Mich. students hear reality messages about opioid abuse

A panel of speakers shared their stories with middle and high school students about life-and-death reality of opioid addiction


By Dan Cherry
The Daily Telegram

MORENCI, Mich. — A panel of guest speakers on Tuesday told their stories to Morenci middle and high school students about the life-and-death reality of opioid and other drug addictions, hoping no one in the audience will never experience their stories.

The morning's panel of speakers included Anna Boger, whose daughter, Ann Marie Bender, died in 2014 at age 28 of an overdose as Boger called 911 for help; former center for the Tampa Bay Buccaneers NFL football team Randy Grimes; motivational speaker Tim Ryan; and comedian Mark Lundholm. Grimes, Ryan and Lundholm all spoke about their own life stories of addiction and recovery.

The seminar also was attended by Lenawee County Prosecutor Burke Castleberry, Undersheriff Troy Bevier, Morenci Police Chief Mike Creswell, Dustin Krasny from U.S. Rep. Tim Walberg's office and staff from Parkside Family Counseling in Adrian.

Grimes played center for the Tampa Bay Buccaneers from 1983 to 1992. He spoke to the students about how injuries and the desire to remain on the playing field led to a longtime struggle with prescription pain pill addiction.

Grimes told his story, of his rise to fame and his eventual fall, recovery and about the path he walks today. His addiction started after facing football injuries and wanting to keep playing.

"The one thing I learned ... was to do whatever it takes to stay out on the field and that meant taking handfuls of painkillers," Grimes said. "I knew if I wasn't in my (playing) position, somebody else was."

Grimes said he thought that because the painkillers were coming from team doctors, "it was OK."

For the next 20 years, Grimes said, "I put my family through hell. I couldn't stop. This thing got a hold of me. I consider myself a pretty tough guy, but this was way bigger than me."

Eventually, Grimes sought treatment at Behavioral Health of the Palm Beaches in North Palm Beach, Florida. Wracked with pain and withdrawal, Grimes said he was reduced to physically crawling to the entrance to get help, but a journey he spoke about with resolve.

"That night I fell out of that car and crawled through that door was the hardest thing that I ever did," he said on the first step to recovery.

Today, Grimes said he works for a treatment center that helps sports athletes in their own struggles.

"I'm so grateful to give back to the guys I played with," Grimes said.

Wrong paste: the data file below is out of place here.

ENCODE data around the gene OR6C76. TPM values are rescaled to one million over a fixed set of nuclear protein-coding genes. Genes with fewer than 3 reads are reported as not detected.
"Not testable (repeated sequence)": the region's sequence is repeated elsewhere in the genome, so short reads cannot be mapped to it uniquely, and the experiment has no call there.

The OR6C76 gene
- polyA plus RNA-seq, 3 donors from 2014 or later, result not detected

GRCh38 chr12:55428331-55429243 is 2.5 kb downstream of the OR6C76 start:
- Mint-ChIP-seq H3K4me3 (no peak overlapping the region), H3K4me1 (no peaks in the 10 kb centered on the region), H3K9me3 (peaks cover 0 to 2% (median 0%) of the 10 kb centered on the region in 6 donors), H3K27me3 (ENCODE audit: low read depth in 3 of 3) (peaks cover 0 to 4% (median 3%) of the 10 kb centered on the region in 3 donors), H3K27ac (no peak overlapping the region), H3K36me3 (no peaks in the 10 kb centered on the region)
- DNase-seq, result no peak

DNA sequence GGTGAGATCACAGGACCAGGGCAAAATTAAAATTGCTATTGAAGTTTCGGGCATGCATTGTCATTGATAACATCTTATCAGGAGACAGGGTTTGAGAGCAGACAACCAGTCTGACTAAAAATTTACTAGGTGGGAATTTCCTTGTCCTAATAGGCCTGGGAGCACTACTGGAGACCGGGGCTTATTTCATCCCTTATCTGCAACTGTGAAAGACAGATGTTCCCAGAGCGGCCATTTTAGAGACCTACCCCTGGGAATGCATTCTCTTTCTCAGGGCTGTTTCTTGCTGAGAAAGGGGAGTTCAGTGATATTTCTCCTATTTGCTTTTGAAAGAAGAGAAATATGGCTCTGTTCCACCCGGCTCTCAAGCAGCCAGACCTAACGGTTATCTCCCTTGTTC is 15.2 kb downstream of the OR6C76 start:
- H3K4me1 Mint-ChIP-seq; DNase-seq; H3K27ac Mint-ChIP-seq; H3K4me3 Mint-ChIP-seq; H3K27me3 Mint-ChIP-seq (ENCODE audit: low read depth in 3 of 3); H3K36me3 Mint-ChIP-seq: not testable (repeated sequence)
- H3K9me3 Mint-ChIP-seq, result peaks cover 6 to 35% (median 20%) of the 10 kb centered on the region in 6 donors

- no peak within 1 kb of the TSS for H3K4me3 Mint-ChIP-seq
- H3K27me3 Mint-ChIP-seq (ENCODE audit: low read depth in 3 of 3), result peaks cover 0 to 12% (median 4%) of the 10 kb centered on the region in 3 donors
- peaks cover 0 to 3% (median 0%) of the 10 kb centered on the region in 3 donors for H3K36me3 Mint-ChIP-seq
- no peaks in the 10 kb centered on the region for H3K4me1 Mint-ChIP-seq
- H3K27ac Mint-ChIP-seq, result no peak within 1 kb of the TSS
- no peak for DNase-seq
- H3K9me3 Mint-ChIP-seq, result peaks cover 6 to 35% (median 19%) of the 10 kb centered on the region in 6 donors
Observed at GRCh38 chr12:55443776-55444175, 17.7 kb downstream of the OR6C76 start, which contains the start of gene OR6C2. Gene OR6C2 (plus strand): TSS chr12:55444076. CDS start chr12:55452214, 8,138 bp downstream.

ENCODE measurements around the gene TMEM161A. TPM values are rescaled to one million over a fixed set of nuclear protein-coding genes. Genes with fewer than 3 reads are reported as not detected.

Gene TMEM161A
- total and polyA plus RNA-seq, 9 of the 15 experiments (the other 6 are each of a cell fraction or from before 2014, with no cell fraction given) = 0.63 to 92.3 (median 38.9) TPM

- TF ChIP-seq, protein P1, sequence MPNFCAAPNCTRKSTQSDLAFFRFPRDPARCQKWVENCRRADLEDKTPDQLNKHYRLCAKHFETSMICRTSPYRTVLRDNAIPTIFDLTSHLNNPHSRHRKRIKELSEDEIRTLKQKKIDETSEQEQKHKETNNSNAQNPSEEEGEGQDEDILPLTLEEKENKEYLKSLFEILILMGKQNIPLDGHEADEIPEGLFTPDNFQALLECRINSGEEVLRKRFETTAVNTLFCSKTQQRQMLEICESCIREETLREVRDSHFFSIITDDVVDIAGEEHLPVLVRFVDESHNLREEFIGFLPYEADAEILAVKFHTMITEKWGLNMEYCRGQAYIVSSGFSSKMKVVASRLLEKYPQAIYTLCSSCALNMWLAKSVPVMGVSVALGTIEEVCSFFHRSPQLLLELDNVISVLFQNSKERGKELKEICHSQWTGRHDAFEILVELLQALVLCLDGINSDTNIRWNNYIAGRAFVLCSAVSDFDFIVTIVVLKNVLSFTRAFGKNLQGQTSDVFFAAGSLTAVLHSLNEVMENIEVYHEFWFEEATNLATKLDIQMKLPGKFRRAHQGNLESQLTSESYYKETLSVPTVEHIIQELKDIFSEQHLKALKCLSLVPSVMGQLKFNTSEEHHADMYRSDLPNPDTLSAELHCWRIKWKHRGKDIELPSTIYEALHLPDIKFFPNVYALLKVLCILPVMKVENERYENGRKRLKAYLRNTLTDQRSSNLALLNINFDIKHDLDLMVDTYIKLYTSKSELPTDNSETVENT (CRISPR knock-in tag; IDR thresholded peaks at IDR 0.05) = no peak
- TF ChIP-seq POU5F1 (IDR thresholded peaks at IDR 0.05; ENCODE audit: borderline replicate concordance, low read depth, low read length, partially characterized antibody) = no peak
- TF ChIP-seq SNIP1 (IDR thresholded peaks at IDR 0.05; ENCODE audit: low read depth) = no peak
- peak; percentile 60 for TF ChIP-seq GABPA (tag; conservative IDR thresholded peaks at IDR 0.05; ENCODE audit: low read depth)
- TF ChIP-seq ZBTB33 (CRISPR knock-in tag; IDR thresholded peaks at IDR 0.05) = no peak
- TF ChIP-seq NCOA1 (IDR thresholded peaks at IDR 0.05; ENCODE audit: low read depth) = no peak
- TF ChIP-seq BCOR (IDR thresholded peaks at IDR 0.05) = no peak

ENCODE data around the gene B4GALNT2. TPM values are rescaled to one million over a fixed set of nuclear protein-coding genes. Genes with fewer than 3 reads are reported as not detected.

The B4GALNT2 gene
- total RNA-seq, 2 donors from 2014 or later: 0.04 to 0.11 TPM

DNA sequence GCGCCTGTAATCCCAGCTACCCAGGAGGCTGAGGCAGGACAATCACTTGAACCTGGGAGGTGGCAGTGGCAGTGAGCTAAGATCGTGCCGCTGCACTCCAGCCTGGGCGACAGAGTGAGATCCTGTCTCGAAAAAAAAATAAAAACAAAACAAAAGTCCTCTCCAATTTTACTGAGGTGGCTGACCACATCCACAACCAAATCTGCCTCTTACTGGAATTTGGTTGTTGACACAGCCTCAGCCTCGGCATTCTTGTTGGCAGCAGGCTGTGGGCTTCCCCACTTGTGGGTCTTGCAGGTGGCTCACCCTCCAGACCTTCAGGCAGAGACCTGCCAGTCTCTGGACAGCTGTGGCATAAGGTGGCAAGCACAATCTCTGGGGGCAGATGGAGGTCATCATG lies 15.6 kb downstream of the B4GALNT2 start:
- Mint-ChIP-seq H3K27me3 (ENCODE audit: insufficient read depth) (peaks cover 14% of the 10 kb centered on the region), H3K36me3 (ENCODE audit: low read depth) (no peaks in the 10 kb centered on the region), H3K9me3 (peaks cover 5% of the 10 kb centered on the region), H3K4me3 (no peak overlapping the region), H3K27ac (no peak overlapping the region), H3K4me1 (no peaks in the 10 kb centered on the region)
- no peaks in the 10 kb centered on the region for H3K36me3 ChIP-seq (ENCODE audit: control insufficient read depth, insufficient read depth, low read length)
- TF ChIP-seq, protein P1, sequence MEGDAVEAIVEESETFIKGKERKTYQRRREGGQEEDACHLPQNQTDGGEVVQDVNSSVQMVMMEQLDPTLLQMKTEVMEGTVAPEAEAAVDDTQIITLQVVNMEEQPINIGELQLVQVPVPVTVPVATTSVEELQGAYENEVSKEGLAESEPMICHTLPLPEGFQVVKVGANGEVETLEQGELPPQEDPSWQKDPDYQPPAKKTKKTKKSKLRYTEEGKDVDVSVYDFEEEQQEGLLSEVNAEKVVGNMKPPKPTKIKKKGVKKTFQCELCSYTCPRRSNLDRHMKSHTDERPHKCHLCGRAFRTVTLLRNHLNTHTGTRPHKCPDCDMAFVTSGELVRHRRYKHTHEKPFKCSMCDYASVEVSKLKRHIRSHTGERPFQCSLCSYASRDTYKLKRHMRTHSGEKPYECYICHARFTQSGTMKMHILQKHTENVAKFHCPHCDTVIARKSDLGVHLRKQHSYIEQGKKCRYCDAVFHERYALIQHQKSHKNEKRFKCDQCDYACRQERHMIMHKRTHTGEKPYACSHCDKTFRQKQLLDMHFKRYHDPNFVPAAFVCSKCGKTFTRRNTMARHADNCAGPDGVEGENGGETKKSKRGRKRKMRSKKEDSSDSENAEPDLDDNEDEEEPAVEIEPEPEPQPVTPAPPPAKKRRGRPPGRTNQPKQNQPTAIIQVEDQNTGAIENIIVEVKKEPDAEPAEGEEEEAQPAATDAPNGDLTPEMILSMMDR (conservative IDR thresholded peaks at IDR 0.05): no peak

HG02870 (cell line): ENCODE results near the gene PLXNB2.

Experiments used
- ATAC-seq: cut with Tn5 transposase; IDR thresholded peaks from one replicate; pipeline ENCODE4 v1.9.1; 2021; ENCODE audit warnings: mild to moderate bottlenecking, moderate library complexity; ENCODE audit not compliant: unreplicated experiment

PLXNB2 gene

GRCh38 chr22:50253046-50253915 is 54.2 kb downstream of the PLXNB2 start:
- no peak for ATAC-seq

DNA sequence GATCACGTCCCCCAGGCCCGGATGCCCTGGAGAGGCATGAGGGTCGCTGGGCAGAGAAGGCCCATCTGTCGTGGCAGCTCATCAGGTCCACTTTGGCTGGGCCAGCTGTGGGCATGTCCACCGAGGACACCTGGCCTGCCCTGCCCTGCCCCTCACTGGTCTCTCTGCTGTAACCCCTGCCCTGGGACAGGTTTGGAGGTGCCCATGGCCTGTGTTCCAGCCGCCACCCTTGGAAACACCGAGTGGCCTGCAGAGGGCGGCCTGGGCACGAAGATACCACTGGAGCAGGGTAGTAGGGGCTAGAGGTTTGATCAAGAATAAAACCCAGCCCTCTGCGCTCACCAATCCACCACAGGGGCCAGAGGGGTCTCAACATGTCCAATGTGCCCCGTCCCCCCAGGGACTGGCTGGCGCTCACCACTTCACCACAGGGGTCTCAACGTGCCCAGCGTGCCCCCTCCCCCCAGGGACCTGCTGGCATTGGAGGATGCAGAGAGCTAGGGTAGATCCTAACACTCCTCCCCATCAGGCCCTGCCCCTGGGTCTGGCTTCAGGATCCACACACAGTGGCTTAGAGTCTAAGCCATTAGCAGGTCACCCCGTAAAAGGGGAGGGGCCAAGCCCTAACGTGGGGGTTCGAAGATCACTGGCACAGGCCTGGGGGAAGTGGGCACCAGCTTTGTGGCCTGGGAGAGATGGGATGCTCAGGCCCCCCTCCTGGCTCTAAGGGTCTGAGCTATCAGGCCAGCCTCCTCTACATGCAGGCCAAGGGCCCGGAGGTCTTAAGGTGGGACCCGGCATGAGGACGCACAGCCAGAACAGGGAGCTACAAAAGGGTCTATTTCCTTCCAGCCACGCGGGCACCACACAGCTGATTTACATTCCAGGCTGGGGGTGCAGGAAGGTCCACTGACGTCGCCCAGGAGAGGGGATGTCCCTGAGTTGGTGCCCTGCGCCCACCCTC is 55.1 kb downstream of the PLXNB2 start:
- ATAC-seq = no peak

The retired football player told the Morenci students to be part of the solution of ridding society of addiction.

"Don't sit there and say this will never happen to you," he said. "Addiction can happen to anyone. We can't arrest our way out of this epidemic. We can educate our way out."

Tim Ryan, from Transformations Treatment Center, spoke about his early years of using humor at others' expense to "fit in," bullying, becoming a successful businessman and then descent into the thralls of addiction to opioids and destructive behavior.

"I thought I could get sober by osmosis — if I hung out with sober people, I could do it," he said.

But, Ryan said, "95 percent of those people who get on opiates will never get sober." Most will either end up in jail or dead, he said.

Ryan said a bag of heroin started his downward spiral that included a year in prison, the eventual road to sobriety, and the loss of his 20-year-old son, Nick, to drug overdose.

Ryan used his time before the students to warn them what drugs can do and the impact it has on those around them.

"If you want to find out who your friends are, go to drug treatment, the ICU (intensive care unit) or jail," Ryan said. "You will find out who your real friends are. You are a product of the five people you associate with the most. Choose your friends wisely. Be careful who you extend that olive branch to."

Ryan told the students to not be afraid to ask for help for themselves or for others they may see struggling with drugs, or who overdose.

"The hardest thing to do is to put your hand up and say, 'I need help,'" Ryan said. "You might be the person to save someone's life so another mother doesn't have to make a 911 call like Anna did," Ryan said of Boger.

Lundholm used a blend of comedy and poignant points to reach the students Tuesday and speak about his nearly 30 years of sobriety. He told the students to not be afraid to ask for help and to be honest in their own situations.

"For 100 percent help, 100 percent hope, tell 100 percent truth," he said. "The truth you tell is the help you get."

Lundholm challenged the students in their "first thought wrong" regarding choices and decisions, a phrase Lundholm uses on his tour that he said puts him on the road more than 250 days a year.

"Tomorrow, I want to applaud your teacher when he or she walks into the room," he said. "The staff care enough about you to bring us here. This school cares about you. There's hope after dope. Raise your hand; ask for help.

"It works. I promise."

Communities In Schools partnered with local organizations to bring the anti-opioid presentation to Morenci Area Schools. Krasny delivered brief remarks on Walberg's legislative efforts to combat the opioid epidemic, including the removal of prescription medication from recently deceased peoples' homes so the medications do not go back to the family and potentially into the hands of abusers.

Copyright 2018 The Daily Telegram

McClatchy-Tribune News Service

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